Russian President Vladimir Putin accused Washington on Tuesday of drawing out the war in Ukraine, as explosions rocked a Russian military facility on the Kremlin-controlled peninsula of Crimea. The first UN-chartered vessel laden with grain meanwhile left Ukraine for Africa following a hallmark deal brokered by Turkey and the UN to relieve a global food crisis. "The situation in Ukraine shows that the US is trying to prolong this conflict," Putin said, addressing the opening ceremony of a security conference in Moscow. Washington is "using the people of Ukraine as cannon fodder", he said, lashing out at the United States for supplying weapons to Kyiv. Russia invaded Ukraine in February, anticipating little military resistance and hoping for a lightning takeover that would topple the government in Kyiv within hours. But after failing to capture the capital, Russia's military instead has become entrenched in a protracted bout of attrition with the sprawling front line in the east and south. The United States has provided key economic and military backing to Kyiv, in particular supplying Ukraine with long-range, precision artillery that has allowed it to strike Russian supply facilities deep inside Moscow-controlled territory. Huge fireballs erupted at the site in Crimea early on Tuesday where ammunition was temporarily being stored and clouds of black smoke billowed into the air, images posted on social media showed. The defence ministry said the blaze began at around 6:15 am local time (0315 GMT) at a temporary military storage site near the village of Mayskoye in the Dzhankoi district, causing ammunition to detonate. The blasts on Tuesday come one week after at least one person was killed and five more injured in similar explosions at a Russian airbase in Crimea. Ukraine has not directly claimed responsibility for either of the incidents in Crimea, but senior officials and the military have implied Ukrainian involvement. - 'Catastrophe' - Ukrainian presidential aide Mykhailo Podolyak said on Tuesday the latest blasts in Dzhankoi were a "reminder" that "Crimea occupied by Russians is about warehouses explosions and high risk of death for invaders and thieves". He said the blasts were "demilitarisation in action" -- using the same term used by Russia to justify its invasion of Ukraine. Russia annexed Crimea from Ukraine in 2014 and has used the Black Sea region as a staging ground for its invasion. Meanwhile in the eastern Donbas region, which has seen most of the fighting, Ukraine said Russia had launched a "massive" offensive from an oil refinery in the recently-captured city of Lysychansk in Lugansk province. Ukraine's presidency said one woman was killed and two more injured in Donetsk province, which together with Lugansk makes up the industrial Donbas that is now mostly controlled by Russian forces. Kyiv and Moscow have also traded accusations over a series of strikes this month on Zaporizhzhia nuclear plant in southern Ukraine -- Europe's largest. On Monday, Ukrainian President Volodymyr Zelensky warned a "catastrophe" at the Russian-controlled facility would threaten the whole of Europe. - 'Symbols of repressions' - On the Black Sea, the UN-chartered vessel departed on Tuesday from the Ukrainian port of Pivdennyi and will sail to Djibouti "for delivery to Ethiopia", Ukraine's infrastructure ministry said. The MV Brave Commander, loaded with 23,000 tonnes of wheat, was able to leave after a deal agreed last month lifted a Russian blockade of Ukraine's ports and established safe corridors through the naval mines laid by Kyiv. Ukraine has said it is hoping there will be two or three similar shipments soon. Russia's invasion has driven an economic, political and cultural wedge between Moscow and European capitals. The prime minister of Estonia, which was formerly Soviet-ruled, said on Tuesday her government had decided to remove all Soviet-era monuments from public spaces in the country. "As symbols of repressions and Soviet occupation they have become a source of increasing social tensions – at these times, we must keep the risk to public order at a minimum," Kaja Kallas wrote on Twitter. The move follows similar trends in Poland and Ukraine, which began tearing down statues of Soviet leaders in earnest after Russia-backed separatists wrested control of swathes of the east in 2014. burs-jbr/dt/raz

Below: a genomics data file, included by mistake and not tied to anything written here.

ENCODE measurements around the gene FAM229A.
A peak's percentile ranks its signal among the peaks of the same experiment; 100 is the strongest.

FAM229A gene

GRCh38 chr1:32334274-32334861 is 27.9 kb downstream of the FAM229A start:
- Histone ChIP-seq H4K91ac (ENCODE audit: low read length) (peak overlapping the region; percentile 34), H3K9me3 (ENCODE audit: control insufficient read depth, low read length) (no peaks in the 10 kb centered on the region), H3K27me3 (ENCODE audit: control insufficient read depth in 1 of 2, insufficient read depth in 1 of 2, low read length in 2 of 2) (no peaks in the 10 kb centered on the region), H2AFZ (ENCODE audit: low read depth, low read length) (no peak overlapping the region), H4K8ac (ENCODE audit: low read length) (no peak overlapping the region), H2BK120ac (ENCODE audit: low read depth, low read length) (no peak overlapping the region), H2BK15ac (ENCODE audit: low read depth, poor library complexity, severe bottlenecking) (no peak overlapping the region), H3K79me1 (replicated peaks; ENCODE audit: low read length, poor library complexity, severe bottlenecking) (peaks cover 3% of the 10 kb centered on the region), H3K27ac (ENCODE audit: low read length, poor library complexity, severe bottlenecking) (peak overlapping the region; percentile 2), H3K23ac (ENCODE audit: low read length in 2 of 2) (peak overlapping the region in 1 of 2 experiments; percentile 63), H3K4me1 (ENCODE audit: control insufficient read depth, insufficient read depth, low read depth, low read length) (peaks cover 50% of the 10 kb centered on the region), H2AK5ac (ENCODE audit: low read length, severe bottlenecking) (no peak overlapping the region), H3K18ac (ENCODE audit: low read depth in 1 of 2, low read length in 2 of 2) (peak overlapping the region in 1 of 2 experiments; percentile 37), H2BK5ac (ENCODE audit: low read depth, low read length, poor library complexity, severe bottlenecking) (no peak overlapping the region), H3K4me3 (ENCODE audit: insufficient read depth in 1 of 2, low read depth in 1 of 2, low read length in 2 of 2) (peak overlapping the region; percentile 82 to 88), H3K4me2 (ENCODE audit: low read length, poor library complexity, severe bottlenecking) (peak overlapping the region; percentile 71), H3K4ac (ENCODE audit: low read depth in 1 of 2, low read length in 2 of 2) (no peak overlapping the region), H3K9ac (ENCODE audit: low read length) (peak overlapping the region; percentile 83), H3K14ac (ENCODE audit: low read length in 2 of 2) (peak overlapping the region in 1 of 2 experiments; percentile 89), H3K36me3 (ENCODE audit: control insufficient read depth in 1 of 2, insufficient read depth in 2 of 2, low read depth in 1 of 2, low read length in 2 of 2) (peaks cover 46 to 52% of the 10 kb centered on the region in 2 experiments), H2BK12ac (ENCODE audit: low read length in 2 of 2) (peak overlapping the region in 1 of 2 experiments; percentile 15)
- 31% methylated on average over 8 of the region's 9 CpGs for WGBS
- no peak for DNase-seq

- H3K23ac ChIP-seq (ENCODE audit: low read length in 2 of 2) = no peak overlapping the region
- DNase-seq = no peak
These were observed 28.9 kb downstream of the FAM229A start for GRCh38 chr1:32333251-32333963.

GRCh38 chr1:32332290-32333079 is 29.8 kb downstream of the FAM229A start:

A day after a fire at a flat in Jurong East killed a 48-year-old man, the same flat caught fire again on early Wednesday morning (17 August).